“Greater things than these” image

“Greater things than these”

Jesus promised that those who believe in Him would do greater miracles even than those he himself had performed. Church history, though, has been divided over what this meant: was miraculous power given just for a season – a season which has now passed – or is it still available today?

...those miraculous powers and manifest operations, which were distributed by the laying on of hands, have ceased. They were only for a time. For it was right that the new preaching of the gospel, the new kingdom of Christ, should be signalised and magnified by unwonted and unheard-of miracles. When the Lord ceased from these, he did not forthwith abandon his Church but intimated that the magnificence of his kingdom, and the dignity of his word, had been sufficiently manifested.1

Would it surprise you to learn that the above words are those of Reform champion John Calvin?  Yet here we find one of the (for Charismatics at least) uncomfortable trends of the Reformation: the seeds of the Doctrine of the Cessation of Miracles, what Phil Moore referred to in his recent seminar at Together on a Mission as ‘the failure of the Reformation’.
Simply put, the cessationist doctrine held that the age of miracles had ceased.  Miracles no longer occurred because their initial purposes - to establish the divinity of Christ and to establish the truth of the Gospel - have been fulfilled.  Therefore, miracles are no longer necessary and Christians are required to live by faith alone and not seek signs or tokens from God.
Calvin’s view was not an obscure opinion – in fact, it became the prevailing attitude towards the supernatural amongst the learned Protestant elite (puritans included) in the post-Reformation period and, sadly, one of the defining characteristics of the established church.  John Hooper, Bishop of Worcester and Gloucester, and a Protestant martyr, stated that

I believe . . . the gospel in the very time by God appointed was confirmed and approved by heavenly miracles, as well as by Jesus Christ himself, . . . and that after such a sort, that for the confirming thereof there is no more need of new miracles; but rather we must content ourselves with that is done, and simply and plainly believe only the holy scriptures, without seeking any further to be taught; watching and still taking heed to ourselves, that we be not beguiled and deceived with the false miracles of Antichrist, wherewith the world at this day is stuffed.2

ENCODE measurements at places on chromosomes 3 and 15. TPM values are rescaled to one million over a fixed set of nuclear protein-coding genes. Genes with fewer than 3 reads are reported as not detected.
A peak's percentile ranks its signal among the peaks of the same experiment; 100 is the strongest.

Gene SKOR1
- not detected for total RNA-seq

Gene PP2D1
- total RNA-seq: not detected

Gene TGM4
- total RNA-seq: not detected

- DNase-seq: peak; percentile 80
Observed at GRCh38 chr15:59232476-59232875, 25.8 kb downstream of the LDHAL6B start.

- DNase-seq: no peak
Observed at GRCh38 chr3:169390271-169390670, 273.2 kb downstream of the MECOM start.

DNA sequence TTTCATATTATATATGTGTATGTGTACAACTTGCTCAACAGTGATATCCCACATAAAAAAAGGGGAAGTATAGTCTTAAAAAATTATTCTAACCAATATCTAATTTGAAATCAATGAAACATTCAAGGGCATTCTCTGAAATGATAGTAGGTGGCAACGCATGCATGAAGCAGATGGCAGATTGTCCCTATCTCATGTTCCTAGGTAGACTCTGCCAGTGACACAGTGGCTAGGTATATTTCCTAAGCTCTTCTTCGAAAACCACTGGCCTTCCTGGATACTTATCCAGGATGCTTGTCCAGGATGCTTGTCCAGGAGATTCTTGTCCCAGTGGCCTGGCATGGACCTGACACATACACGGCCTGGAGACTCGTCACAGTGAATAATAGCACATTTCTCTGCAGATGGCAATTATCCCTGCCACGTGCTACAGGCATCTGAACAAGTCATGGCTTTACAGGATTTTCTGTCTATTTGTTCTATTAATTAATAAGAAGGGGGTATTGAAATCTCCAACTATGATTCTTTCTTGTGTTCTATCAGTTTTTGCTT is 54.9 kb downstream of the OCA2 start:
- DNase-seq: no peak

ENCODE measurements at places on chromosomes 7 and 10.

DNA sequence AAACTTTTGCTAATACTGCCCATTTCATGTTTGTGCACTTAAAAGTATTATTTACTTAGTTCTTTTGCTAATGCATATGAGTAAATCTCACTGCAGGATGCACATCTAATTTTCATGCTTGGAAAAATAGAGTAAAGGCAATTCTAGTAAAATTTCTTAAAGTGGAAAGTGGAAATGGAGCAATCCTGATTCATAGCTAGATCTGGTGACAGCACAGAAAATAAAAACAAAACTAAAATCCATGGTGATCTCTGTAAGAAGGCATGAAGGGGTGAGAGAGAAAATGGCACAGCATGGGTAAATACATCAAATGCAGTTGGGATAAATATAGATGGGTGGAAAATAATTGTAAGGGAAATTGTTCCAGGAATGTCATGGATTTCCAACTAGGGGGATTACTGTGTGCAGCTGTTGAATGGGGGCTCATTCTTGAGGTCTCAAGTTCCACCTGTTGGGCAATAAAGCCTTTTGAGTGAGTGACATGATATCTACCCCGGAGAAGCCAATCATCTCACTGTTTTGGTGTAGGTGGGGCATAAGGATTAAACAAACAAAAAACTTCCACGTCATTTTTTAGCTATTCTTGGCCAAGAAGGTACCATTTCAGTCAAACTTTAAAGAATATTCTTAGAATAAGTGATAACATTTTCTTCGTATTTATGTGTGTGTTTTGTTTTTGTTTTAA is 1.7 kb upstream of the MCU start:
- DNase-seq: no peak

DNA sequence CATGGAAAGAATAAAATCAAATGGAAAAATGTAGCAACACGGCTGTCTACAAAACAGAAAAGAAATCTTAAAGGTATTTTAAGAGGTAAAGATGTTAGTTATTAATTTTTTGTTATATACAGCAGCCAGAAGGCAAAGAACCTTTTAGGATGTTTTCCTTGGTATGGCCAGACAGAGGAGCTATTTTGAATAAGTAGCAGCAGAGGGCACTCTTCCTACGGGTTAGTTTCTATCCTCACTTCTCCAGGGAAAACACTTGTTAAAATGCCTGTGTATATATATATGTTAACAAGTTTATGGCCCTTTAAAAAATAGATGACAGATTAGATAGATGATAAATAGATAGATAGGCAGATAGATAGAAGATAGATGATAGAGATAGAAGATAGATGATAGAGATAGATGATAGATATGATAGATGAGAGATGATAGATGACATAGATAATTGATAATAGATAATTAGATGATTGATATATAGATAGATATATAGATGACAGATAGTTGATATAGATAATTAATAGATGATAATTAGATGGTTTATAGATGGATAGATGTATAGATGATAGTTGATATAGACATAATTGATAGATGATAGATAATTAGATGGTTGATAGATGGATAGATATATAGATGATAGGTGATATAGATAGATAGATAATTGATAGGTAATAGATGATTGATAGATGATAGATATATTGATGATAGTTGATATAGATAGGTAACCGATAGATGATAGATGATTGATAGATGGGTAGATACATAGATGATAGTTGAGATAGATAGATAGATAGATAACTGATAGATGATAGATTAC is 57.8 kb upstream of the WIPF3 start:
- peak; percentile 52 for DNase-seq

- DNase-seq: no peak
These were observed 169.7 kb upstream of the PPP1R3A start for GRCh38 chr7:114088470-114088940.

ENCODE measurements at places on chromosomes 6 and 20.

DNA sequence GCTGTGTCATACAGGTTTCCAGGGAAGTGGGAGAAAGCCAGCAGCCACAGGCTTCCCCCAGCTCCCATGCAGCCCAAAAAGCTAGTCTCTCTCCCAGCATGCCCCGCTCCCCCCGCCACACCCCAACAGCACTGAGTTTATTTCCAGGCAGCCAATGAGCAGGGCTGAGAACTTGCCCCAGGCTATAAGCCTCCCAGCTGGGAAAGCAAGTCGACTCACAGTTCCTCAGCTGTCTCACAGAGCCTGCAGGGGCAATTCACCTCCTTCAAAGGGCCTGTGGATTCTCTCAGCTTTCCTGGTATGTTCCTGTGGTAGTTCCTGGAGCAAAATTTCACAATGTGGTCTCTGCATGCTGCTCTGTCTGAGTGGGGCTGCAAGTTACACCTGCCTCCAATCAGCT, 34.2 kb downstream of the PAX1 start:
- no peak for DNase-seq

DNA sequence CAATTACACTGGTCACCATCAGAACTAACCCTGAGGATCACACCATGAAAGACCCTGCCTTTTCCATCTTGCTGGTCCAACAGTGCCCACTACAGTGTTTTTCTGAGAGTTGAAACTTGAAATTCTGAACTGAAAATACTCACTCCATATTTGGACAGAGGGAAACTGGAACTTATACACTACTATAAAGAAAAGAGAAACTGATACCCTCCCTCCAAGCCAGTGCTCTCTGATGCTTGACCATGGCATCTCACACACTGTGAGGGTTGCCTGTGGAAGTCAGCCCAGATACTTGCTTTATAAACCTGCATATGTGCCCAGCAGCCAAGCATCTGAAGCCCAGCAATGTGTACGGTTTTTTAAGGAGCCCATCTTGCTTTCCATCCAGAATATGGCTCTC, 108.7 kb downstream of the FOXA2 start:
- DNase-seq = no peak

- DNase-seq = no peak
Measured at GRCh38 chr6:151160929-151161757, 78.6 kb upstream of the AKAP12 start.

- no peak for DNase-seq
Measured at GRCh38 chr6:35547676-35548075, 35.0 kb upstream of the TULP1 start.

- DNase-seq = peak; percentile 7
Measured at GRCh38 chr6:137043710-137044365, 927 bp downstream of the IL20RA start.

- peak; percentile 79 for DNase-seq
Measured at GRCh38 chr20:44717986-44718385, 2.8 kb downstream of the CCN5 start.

Born essentially out of anti-Catholicism, criticism of priestly abuses of the supernatural led to an outright hostility towards miracles as a whole.  Indeed, any contemporary miracles were seen not as ‘true’ miracles, but rather as the false signs and wonders warned about in Matthew 24, and marks of the antichrist.  Unequivocal denial of miracles addressed the potential anxiety that could be caused by the necessity for discernment: if the devil could indeed transform himself into an angel of light (2 Corinthians 11:14), how could one know if a given sign was a true miracle or a deception of the devil?
For Protestants, the gospel itself was sufficient for the believer – everything that needs to be known is found there. Those who sought miracles left themselves open to deception and new religion, uncertainty and innovation.  William Perkins, the famous puritan theologian, stated that

God is tempted when men require a signe at his hands…And thus doe all those tempt God, which refuse to embrace the doctrine of the Gospel, because they cannot see the ministers therof to confirme the same by miracles. Thus do many Papists plead against our religion, embracing rather the mysterie of iniquity, because: it is confirmed vnto them by lying wonders; not considering that the truth which wee professe was once sufficiently confirmed to bee the truth of God, by his owne testimony thereunto in signes & wonders through the hands of his Apostles.3